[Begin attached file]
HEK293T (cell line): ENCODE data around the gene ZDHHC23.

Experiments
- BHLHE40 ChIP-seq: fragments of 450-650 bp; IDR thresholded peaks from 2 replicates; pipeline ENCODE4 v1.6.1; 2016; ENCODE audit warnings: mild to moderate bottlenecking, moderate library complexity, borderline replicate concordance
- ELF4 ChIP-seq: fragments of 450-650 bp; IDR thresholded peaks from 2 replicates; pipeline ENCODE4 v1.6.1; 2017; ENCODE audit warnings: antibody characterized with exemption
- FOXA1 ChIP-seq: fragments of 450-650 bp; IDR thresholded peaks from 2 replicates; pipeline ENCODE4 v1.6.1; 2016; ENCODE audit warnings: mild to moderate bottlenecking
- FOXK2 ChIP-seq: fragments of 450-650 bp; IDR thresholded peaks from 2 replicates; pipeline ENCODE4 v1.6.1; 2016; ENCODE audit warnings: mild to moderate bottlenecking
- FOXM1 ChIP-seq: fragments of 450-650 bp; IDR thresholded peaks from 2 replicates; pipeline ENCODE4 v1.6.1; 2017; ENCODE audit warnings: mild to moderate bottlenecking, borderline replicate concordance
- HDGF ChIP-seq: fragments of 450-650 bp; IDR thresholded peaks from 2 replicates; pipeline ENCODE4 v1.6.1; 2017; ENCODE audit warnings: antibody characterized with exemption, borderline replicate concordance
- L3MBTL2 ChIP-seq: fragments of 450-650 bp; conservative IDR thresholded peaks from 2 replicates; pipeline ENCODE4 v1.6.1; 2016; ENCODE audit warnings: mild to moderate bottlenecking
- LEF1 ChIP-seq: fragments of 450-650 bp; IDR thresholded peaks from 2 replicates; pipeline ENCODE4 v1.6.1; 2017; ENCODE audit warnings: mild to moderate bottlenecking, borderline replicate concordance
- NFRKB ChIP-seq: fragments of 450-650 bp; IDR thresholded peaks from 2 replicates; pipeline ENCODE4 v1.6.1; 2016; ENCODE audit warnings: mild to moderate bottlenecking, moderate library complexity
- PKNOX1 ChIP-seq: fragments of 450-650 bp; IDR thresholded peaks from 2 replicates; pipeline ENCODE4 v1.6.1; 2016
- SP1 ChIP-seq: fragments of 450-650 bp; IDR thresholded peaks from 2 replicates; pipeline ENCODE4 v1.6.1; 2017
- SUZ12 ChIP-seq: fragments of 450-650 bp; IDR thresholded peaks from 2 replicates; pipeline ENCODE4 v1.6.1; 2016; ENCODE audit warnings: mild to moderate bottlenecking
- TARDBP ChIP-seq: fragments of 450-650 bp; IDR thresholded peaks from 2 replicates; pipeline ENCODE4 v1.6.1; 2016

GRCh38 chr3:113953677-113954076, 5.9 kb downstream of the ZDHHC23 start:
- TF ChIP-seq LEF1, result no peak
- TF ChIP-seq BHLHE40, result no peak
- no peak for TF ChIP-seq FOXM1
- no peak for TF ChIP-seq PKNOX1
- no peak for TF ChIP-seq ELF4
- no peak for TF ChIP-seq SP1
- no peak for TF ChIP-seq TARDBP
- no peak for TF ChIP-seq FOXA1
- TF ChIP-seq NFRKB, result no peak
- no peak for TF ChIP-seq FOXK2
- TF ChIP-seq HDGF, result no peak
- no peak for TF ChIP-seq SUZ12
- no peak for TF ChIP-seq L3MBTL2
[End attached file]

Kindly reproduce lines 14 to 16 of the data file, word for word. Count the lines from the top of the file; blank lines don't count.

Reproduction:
- SUZ12 ChIP-seq: fragments of 450-650 bp; IDR thresholded peaks from 2 replicates; pipeline ENCODE4 v1.6.1; 2016; ENCODE audit warnings: mild to moderate bottlenecking
- TARDBP ChIP-seq: fragments of 450-650 bp; IDR thresholded peaks from 2 replicates; pipeline ENCODE4 v1.6.1; 2016

GRCh38 chr3:113953677-113954076, 5.9 kb downstream of the ZDHHC23 start: